WHAT A GREAT TOWN! - @j4kobc- #webstagram
Jacob. (Mit diesem Foto erreiche endlich Hipsterlevel 2: Fotografiere deinen Starbuckskaffe.) - @j4kobc- #webstagram
Mai Be - Music from my May 2012.
wolffolinsblog made it pretty clear:
We are reminded daily that fame doesn’t always come with praise, adoration or appreciation. It can highlight the disgust and contempt society has for a person, an idea, a company or cause.
As I’m writing this, you’ve no doubt already encountered the name Joseph Kony. The video above, campaigning to have him arrested, was posted on YouTube last Monday, went viral all over the world, was endorsed by George Clooney and has now been viewed close to 60 million times on YouTube alone.
Jason Russell, the young filmmaker who made the video and founder of Invisible Children, the organization behind Kony 2012, has been pretty explicit about his goal. The video’s description says it “aims to make Joseph Kony famous, not to celebrate him, but to raise support for his arrest and set a precedent for international justice.”
No one I know had heard of him a week ago, but thanks to Russell’s film and the power of share-happy internet society, Kony is on his way to becoming a household name. What made Russell’s message so sticky is the way in which he’s communicated it.
Though his production has been criticized by some as too slick and “Hollywood,” his video has certainly captured our attention and appealed to our emotions. For me, it was the introduction of Jacob Acaye, the young man Russell met on a visit to Uganda ten years ago, who inspired him to start Invisible Children. Acaye had been forced to watch his brother brutally murdered during one of Kony’s abductions. In the video, he tells Russell something truly unforgettable about the war. “It is better when you kill us…for us, we don’t want now to stay.” Heartbreaking.
In the age of digital activism, it’s easy to spread an idea and create awareness. If you can make it as simple and light touch as clicking share on Facebook or YouTube, which to many people on social media has become like an involuntary spasm, you are satiating their desire to feel good by spreading good. Though of course there’s debate on the real-life impact of internet-life action.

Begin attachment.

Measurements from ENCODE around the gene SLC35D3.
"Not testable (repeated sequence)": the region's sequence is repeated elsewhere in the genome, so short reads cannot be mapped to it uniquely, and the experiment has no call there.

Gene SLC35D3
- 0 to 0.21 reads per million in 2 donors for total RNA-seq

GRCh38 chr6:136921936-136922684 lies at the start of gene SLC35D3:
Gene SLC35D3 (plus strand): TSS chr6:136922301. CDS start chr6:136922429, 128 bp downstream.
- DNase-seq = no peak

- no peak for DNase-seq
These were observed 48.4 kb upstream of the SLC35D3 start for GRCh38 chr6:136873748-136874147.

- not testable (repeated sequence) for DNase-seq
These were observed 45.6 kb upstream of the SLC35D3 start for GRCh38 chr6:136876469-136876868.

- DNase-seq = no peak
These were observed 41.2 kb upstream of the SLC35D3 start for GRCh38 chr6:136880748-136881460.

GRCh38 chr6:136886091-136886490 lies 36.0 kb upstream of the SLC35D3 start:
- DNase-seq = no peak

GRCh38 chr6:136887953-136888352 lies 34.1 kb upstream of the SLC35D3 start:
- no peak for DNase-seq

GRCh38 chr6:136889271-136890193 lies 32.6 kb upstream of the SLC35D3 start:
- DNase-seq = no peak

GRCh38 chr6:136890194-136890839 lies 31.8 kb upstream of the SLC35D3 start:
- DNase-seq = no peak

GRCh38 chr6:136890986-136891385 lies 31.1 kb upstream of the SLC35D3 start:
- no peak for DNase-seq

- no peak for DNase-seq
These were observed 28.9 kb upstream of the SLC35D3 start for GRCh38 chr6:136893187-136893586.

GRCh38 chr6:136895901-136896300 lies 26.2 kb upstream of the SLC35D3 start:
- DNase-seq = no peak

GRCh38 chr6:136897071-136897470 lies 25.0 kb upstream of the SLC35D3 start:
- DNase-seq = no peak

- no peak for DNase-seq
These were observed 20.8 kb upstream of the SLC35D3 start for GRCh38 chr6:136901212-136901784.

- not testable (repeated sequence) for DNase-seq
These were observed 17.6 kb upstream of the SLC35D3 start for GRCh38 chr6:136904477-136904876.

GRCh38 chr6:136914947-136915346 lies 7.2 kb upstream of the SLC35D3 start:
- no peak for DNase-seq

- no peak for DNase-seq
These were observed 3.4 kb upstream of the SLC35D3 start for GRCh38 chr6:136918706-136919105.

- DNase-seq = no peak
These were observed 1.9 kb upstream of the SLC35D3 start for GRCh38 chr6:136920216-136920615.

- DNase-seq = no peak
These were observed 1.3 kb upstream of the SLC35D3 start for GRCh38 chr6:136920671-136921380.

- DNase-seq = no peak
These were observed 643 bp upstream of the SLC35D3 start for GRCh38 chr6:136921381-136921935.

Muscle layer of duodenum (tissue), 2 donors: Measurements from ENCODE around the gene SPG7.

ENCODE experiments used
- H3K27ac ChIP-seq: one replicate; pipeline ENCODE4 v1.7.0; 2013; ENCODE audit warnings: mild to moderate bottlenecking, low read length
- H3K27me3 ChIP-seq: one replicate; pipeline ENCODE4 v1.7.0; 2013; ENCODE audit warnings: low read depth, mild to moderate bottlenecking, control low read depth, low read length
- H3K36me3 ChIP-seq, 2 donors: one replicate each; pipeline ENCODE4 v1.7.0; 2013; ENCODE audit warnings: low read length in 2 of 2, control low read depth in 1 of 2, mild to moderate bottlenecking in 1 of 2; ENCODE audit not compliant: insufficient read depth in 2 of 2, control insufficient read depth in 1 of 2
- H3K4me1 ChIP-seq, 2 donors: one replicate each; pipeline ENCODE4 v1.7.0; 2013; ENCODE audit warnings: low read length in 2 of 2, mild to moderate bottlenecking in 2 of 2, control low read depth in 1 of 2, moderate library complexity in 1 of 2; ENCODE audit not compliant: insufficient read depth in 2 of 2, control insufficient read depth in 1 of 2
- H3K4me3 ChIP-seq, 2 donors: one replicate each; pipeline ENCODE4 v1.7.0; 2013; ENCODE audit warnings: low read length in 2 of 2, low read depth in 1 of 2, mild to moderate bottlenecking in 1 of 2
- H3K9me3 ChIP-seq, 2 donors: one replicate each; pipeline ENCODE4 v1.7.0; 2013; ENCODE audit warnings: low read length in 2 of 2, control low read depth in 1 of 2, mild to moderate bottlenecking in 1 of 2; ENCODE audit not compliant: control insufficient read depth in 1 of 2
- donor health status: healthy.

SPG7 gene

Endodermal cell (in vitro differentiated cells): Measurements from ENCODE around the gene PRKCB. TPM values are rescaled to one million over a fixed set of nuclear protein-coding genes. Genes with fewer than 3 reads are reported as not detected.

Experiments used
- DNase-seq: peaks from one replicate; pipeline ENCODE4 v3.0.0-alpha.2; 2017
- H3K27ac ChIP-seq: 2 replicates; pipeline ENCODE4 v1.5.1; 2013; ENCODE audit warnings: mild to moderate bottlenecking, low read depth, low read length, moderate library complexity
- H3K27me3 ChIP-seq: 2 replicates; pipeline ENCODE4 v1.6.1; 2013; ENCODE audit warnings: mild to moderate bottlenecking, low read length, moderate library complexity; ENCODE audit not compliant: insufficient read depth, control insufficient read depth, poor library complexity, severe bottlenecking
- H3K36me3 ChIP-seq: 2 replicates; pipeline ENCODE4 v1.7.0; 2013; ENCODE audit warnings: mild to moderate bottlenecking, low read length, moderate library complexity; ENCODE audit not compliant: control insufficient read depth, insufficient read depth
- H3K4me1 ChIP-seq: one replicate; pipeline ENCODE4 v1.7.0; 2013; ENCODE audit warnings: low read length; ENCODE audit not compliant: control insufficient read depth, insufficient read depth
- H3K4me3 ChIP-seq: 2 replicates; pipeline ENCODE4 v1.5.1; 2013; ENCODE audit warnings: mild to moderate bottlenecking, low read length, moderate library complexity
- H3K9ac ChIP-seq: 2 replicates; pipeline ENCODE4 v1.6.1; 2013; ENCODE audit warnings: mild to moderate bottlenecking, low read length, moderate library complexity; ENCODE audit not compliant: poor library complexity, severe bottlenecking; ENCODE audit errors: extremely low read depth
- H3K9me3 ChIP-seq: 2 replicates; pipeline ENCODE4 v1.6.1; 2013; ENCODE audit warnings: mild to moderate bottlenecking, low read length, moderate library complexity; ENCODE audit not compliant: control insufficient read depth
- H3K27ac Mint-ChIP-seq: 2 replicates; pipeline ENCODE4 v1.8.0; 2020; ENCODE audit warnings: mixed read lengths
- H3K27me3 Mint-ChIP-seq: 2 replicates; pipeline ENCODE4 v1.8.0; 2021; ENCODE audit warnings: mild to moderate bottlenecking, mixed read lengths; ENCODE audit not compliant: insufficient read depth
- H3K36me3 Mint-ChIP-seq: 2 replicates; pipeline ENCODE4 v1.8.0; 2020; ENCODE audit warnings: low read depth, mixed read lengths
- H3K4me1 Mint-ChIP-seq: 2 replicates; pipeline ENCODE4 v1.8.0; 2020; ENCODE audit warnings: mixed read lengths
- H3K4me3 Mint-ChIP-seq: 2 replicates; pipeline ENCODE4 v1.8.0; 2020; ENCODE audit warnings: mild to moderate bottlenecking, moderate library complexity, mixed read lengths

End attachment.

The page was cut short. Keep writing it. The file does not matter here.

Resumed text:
Twitter’s top trends more commonly include celebrities than fugitive militants. But by Wednesday, Uganda, Invisible Children and #stopkony were among the top 10 trending terms on Twitter (in the U.S. and in the world), ranking higher than New iPad or Peyton Manning.
The anger and outrage by millions of people has caused a groundswell. But as with anything that creates this much attention, criticism is sure to follow. In this case, people are concerned with Invisible Children’s tactics and oversimplification of the problem. Certainly, it’s important to approach genocide and child abductions with as much context as possible. But in defense of Invisible Children, they are upfront in their video that their mission is simply to make Joseph Kony famous and raise support for his arrest. In essence, Russell has created a brand—a purpose, a message, and a rich user experience—to achieve his goal.
At the moment, it’s hard to know if 60 million views will get Kony arrested or protect more children from experiences like Acaye’s. Still, having reached an online population the size of the UK in less than a week, it’s fair to say something major has been accomplished.
Happy February 2012!
Sad February 2012
Me at the right side